One of Canada's most prestigious universities, McGill University, recently published a videotaped discussion on cannabis. The talk is framed in light of Justin Trudeau's recent election in Canada and his promise to legalize cannabis, but a lot of the discussion points are relevant to any jurisdiction considering what to do about cannabis.

Dr. Mark Ware, Associate Professor in the McGill Department of Family Medicine and the Department of Anesthesiology, provided some noteworthy insights. We encourage you to watch the entire video, but here are some of his comments from the discussion.

On former PM Stephen Harper's claim that marijuana is worse than tobacco

"I don't think there's a single metric that you can use that can prove that that statement is true. It's clearly not infinitely worse than tobacco. In fact, in many, many ways cannabis is far safer than tobacco."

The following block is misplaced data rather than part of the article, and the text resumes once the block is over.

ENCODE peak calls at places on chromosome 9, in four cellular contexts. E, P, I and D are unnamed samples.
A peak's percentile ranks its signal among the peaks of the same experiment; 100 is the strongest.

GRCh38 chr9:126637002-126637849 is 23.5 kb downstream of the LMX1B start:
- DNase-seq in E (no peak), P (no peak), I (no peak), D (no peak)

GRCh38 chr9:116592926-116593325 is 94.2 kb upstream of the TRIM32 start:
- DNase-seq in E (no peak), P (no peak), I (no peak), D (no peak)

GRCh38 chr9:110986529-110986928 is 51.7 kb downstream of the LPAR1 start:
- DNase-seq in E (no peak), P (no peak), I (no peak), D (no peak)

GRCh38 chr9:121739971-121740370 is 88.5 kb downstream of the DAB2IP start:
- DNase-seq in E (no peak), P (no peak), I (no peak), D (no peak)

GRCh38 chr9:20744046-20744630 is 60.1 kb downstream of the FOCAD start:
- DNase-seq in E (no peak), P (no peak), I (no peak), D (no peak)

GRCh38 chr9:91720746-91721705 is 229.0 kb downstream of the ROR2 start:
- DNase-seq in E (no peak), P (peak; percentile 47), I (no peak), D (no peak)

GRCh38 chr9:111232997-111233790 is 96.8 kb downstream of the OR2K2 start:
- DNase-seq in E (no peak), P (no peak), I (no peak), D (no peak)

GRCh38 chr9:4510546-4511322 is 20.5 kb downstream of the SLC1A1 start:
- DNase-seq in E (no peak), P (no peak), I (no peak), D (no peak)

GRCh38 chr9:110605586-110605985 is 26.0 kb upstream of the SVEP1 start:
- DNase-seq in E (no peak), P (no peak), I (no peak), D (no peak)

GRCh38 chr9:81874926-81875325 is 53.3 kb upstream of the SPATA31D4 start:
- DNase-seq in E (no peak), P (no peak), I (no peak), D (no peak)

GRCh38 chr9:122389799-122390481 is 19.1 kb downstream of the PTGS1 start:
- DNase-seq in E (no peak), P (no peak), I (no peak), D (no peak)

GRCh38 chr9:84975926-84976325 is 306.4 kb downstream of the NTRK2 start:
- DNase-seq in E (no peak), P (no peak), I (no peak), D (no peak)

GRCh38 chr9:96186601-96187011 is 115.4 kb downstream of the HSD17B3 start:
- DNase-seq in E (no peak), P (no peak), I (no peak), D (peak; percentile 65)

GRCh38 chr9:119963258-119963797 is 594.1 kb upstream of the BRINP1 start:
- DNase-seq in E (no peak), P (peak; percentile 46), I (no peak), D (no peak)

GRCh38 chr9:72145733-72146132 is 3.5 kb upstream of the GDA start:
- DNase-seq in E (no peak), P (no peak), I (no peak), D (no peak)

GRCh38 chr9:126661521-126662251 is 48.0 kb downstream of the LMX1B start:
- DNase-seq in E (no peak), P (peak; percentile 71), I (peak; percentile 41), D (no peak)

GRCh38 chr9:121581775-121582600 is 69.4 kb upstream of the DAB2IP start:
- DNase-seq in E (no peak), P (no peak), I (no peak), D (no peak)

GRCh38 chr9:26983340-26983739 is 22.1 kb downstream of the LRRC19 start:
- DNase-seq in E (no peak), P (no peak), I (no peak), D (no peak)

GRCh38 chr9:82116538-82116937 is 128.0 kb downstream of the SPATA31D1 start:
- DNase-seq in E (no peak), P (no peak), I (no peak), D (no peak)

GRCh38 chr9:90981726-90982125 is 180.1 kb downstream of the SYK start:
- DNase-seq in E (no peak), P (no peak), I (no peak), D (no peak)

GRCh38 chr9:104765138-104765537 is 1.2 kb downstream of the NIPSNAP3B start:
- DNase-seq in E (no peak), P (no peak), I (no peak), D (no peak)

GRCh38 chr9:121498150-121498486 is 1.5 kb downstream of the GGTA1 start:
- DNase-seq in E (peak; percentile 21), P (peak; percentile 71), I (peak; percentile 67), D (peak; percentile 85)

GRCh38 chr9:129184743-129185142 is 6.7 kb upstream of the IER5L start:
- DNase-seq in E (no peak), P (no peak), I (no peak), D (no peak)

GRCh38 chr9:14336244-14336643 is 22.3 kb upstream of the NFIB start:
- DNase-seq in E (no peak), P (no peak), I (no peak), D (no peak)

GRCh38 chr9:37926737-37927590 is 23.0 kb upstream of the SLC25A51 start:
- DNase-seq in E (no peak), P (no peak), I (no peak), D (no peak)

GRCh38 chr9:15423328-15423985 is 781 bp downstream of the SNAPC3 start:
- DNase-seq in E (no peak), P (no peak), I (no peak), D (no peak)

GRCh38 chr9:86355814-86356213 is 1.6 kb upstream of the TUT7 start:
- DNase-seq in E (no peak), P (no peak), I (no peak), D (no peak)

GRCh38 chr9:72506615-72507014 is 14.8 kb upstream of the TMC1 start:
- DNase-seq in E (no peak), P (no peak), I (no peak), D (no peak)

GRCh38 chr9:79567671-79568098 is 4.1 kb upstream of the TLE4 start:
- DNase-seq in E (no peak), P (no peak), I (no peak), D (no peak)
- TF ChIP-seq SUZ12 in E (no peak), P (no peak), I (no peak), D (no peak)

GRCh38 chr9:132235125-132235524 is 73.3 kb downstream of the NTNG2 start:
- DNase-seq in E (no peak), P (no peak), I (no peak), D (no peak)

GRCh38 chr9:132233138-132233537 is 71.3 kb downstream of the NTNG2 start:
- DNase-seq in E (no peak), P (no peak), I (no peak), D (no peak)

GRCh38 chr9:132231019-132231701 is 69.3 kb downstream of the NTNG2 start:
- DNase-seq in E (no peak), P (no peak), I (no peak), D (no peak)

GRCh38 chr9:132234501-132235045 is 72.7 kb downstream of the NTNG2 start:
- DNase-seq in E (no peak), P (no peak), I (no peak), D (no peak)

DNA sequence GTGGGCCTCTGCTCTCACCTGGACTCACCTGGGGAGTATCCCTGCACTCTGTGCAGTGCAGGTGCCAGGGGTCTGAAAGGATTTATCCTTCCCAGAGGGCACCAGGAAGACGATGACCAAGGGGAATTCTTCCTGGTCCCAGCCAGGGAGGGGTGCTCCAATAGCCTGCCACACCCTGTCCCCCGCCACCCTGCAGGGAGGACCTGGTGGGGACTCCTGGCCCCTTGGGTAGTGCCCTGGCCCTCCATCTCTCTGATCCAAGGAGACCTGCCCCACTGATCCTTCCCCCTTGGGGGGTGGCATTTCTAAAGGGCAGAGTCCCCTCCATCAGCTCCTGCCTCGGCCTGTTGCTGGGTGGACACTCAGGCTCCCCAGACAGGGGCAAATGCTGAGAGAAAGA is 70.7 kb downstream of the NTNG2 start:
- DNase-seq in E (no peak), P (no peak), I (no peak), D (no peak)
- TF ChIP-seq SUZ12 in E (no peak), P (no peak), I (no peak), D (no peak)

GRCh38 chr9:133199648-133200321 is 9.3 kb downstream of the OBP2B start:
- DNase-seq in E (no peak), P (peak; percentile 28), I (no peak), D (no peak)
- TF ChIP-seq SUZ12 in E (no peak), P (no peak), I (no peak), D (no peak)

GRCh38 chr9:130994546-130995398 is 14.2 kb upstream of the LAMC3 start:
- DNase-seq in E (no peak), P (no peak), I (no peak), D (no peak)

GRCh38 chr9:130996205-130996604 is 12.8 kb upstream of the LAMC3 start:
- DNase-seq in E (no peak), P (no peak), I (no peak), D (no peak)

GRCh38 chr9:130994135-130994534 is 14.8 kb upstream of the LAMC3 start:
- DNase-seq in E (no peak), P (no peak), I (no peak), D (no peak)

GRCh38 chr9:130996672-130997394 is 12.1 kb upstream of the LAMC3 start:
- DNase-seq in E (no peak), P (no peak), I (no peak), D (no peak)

On whether cannabis is addictive

"There are people who have trouble controlling their cannabis use, especially if they start using it early and use a lot of it...[but] cannabis is much less addictive than a number of other substances like tobacco, alcohol, nicotine, coffee."

On cannabis and cancer

"There is some evidence suggesting that THC and the other ingredients may have this ability to take cancer cells and cause them to die, or to die off or to restrict blood supply to tumor cells that are spreading."

On cannabis and pain management

"The drug has what I call broad spectrum effect. It seems to somehow help with the pain, but also with the anxiety. It helps sometimes with sleep. It can help with some of the functional limitations they feel."

Other topics in this broad-ranging chat: the role of big pharma in legalization, the fate of small cannabis farms, regulating teen use, comparisons with lotteries, potential tax revenue, savings in law enforcement costs, regulating driving while intoxicated, safest methods of ingestion, and the effects on the black market as drug money is made legal money.